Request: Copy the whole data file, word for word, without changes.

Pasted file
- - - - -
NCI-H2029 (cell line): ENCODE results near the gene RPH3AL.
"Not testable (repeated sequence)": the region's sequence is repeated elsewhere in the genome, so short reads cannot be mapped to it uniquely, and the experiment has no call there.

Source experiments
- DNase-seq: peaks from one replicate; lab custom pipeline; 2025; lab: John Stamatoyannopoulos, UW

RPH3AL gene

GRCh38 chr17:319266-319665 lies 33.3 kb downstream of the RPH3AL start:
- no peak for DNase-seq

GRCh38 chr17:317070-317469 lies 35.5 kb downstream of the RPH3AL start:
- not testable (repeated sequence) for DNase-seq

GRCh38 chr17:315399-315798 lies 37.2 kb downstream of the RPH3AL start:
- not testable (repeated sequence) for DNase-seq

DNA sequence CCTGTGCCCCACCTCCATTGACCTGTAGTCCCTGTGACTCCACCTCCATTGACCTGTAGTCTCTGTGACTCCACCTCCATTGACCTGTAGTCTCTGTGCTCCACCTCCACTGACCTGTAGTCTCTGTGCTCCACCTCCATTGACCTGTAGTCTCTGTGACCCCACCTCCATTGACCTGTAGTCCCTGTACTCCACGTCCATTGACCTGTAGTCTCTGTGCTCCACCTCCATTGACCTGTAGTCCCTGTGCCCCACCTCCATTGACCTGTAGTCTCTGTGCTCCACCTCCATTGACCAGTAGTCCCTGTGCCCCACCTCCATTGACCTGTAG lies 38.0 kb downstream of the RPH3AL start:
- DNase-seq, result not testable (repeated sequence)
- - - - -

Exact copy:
NCI-H2029 (cell line): ENCODE results near the gene RPH3AL.
"Not testable (repeated sequence)": the region's sequence is repeated elsewhere in the genome, so short reads cannot be mapped to it uniquely, and the experiment has no call there.

Source experiments
- DNase-seq: peaks from one replicate; lab custom pipeline; 2025; lab: John Stamatoyannopoulos, UW

RPH3AL gene

GRCh38 chr17:319266-319665 lies 33.3 kb downstream of the RPH3AL start:
- no peak for DNase-seq

GRCh38 chr17:317070-317469 lies 35.5 kb downstream of the RPH3AL start:
- not testable (repeated sequence) for DNase-seq

GRCh38 chr17:315399-315798 lies 37.2 kb downstream of the RPH3AL start:
- not testable (repeated sequence) for DNase-seq

DNA sequence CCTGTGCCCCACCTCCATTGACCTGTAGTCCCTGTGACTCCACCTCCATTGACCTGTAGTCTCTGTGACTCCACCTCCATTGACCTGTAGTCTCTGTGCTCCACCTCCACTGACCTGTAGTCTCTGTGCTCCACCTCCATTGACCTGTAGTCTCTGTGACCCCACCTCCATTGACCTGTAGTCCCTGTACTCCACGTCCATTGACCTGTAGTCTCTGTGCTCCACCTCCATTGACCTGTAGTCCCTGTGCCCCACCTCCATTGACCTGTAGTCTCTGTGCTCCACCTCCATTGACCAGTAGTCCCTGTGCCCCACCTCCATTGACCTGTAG lies 38.0 kb downstream of the RPH3AL start:
- DNase-seq, result not testable (repeated sequence)